Two LDs (low-power semiconductor laser) were used: a P-LD (photoacoustic LD) used for generation of the PA signal and an S-LD (self-coupling LD) used as a self-coupling vibration sensor. It is confirmed that the self-coupling sensor has no frequency limit, so researchers also studied the frequency dependence of the detection. From the results obtained in the investigation, they believed that the system had high spatial resolution and high sensitivity, e.g., it could detect small defects with dimensions down to 0.07 mm, and could detect smaller defects than the ultrasonic sensor.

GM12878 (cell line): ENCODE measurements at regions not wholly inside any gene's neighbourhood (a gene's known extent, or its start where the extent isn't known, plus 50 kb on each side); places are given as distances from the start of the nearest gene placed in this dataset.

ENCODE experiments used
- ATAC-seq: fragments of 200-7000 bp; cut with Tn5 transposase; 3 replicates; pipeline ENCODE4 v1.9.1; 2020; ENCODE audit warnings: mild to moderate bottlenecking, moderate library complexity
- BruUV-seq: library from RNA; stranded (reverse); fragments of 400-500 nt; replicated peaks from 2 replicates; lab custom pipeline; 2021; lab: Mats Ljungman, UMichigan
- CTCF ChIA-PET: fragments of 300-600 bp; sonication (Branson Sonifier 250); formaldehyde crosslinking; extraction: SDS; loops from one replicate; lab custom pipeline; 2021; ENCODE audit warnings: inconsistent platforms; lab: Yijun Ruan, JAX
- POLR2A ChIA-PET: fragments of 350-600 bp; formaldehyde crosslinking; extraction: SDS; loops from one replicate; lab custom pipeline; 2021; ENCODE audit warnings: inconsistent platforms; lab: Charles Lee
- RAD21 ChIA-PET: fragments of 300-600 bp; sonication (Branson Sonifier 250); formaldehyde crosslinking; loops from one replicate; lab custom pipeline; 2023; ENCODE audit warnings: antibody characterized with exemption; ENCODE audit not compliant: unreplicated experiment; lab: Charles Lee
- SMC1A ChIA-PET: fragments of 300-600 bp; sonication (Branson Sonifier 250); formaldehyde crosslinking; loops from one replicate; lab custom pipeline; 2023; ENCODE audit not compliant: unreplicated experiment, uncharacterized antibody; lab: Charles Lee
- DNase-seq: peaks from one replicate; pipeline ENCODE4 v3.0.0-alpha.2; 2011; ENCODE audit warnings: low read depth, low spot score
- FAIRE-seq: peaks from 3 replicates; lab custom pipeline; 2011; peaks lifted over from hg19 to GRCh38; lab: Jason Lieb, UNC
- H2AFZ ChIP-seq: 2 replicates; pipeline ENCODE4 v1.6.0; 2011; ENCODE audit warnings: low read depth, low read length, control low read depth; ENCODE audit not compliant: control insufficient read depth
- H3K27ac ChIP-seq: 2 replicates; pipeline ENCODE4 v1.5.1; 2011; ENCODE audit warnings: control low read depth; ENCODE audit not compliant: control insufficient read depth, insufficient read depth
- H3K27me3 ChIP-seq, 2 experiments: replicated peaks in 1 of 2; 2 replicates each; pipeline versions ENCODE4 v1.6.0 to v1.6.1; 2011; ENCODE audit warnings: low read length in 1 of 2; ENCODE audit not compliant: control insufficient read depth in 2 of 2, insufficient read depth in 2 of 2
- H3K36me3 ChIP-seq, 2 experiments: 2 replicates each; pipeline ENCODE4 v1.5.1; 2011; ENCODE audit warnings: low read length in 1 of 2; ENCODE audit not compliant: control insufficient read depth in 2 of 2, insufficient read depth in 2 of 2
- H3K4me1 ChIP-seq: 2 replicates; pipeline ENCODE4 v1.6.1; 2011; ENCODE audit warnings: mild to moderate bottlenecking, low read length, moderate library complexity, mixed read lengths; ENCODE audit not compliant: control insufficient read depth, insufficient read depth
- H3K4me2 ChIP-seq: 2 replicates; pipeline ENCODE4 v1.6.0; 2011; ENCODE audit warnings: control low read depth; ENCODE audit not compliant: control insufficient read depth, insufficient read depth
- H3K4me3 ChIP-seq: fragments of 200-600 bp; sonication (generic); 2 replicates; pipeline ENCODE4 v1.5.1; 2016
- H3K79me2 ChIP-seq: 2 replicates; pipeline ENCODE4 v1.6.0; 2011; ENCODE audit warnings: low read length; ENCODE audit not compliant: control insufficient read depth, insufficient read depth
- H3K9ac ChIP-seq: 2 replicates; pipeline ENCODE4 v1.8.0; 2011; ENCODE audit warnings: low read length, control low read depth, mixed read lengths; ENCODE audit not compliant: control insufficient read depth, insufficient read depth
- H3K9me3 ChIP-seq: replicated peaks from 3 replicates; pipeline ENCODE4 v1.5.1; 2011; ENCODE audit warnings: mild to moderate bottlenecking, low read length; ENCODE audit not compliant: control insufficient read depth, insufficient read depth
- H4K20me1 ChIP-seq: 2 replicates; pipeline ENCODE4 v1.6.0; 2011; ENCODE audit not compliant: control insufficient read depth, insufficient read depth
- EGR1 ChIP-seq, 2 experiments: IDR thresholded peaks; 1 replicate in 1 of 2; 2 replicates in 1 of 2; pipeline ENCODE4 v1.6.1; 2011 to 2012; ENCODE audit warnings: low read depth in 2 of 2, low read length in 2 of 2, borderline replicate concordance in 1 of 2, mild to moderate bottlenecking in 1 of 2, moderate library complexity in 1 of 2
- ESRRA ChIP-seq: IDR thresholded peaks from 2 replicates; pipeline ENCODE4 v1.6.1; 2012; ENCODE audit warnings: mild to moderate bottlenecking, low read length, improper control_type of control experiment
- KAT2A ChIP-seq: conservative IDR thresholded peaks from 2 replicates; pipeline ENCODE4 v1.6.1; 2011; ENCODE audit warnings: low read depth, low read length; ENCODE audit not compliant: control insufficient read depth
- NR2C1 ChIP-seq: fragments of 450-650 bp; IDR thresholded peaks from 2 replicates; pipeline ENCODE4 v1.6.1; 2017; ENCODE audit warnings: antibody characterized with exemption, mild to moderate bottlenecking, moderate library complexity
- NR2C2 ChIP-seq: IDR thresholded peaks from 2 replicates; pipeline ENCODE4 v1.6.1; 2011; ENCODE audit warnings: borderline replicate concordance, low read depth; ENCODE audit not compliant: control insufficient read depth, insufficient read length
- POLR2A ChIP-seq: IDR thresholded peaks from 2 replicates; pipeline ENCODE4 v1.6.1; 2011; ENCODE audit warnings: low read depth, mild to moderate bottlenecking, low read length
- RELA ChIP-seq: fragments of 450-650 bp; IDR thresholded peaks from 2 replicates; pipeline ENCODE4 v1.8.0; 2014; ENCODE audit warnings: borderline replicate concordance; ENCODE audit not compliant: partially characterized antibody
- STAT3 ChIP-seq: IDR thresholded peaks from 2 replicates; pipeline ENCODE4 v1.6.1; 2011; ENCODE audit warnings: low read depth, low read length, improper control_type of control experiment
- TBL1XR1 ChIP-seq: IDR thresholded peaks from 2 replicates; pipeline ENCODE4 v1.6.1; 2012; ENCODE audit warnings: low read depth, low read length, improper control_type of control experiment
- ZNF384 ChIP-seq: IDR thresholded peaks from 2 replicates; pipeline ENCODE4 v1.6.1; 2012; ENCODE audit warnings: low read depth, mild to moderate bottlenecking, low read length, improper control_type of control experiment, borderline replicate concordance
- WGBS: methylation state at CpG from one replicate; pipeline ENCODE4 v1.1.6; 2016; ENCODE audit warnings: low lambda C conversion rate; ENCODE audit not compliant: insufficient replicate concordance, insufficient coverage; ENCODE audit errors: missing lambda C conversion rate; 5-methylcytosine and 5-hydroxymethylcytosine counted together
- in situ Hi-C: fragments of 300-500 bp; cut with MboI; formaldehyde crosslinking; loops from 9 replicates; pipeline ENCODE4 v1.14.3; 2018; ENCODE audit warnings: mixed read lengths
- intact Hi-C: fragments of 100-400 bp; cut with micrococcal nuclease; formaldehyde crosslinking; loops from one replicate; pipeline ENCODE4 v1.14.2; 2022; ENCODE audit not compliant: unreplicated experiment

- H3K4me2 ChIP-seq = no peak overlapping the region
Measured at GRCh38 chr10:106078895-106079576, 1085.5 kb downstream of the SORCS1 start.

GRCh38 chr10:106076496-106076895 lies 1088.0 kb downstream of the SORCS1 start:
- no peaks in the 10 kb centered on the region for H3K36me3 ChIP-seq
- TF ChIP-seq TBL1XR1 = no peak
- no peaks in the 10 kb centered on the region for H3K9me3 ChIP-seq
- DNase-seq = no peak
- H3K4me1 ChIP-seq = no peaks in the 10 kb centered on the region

Zakrzewski et al. performed nonlinear imaging of cracks by a combining common PA imaging technique with additional acoustic loading [79]. Figure 26 shows the experimental setup: acoustic signals at two different fundamental frequencies are launched in the sample, one excited by the piezoelectric al transducer and the other by photoacoustic excitation with intensity-modulated laser radiation. Besides, several physical mechanisms responsible for the frequency-mixing processes in the vicinity of the crack were discussed. The contrast of the images at a mixed frequency is similar to that of the obtained linear photoacoustic (PA) images, indicating that optical, thermal and acoustical nonlinearities of the surface breaking cracks are not much higher than the nonlinearities of the intact material.